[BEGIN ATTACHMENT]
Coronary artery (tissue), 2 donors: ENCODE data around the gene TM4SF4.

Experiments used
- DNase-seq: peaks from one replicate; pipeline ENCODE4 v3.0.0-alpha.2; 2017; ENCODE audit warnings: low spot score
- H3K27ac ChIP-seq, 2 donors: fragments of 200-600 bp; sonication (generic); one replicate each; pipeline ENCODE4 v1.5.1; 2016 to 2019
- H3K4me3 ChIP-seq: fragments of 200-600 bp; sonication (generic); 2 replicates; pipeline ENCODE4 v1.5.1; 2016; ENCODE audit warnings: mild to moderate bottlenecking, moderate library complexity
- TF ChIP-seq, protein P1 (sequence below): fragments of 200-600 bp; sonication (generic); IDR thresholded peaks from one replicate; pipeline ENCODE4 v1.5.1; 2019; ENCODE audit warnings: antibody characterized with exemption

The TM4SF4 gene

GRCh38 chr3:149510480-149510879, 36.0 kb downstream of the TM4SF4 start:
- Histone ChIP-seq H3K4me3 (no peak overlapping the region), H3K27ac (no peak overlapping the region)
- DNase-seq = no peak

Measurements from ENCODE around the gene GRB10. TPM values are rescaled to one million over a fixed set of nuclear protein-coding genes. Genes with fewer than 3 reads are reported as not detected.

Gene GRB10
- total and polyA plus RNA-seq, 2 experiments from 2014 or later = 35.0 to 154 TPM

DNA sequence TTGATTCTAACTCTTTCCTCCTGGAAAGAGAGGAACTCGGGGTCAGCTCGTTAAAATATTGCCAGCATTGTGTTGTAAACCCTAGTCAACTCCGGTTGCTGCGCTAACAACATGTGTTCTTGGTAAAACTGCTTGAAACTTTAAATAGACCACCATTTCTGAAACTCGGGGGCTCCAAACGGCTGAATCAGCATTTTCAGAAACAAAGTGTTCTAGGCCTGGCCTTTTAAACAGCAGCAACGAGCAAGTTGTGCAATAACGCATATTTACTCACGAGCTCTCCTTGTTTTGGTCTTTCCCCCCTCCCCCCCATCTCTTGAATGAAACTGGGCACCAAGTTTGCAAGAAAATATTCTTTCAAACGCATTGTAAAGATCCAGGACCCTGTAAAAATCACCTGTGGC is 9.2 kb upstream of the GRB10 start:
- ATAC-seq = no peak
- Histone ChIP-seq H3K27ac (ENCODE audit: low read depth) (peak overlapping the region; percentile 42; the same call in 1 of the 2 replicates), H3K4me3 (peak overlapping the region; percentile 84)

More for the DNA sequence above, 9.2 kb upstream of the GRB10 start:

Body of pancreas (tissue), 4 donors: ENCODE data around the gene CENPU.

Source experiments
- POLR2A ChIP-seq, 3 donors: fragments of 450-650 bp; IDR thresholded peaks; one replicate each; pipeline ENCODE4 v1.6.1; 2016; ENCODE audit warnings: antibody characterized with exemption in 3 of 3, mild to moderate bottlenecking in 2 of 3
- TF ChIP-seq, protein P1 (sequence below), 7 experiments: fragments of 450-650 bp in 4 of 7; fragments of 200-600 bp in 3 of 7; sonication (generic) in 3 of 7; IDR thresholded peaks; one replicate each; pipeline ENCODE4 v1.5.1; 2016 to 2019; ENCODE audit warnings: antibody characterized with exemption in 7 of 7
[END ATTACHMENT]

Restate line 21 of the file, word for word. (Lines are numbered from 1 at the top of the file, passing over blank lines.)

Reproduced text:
- TF ChIP-seq, protein P1 (sequence below), 7 experiments: fragments of 450-650 bp in 4 of 7; fragments of 200-600 bp in 3 of 7; sonication (generic) in 3 of 7; IDR thresholded peaks; one replicate each; pipeline ENCODE4 v1.5.1; 2016 to 2019; ENCODE audit warnings: antibody characterized with exemption in 7 of 7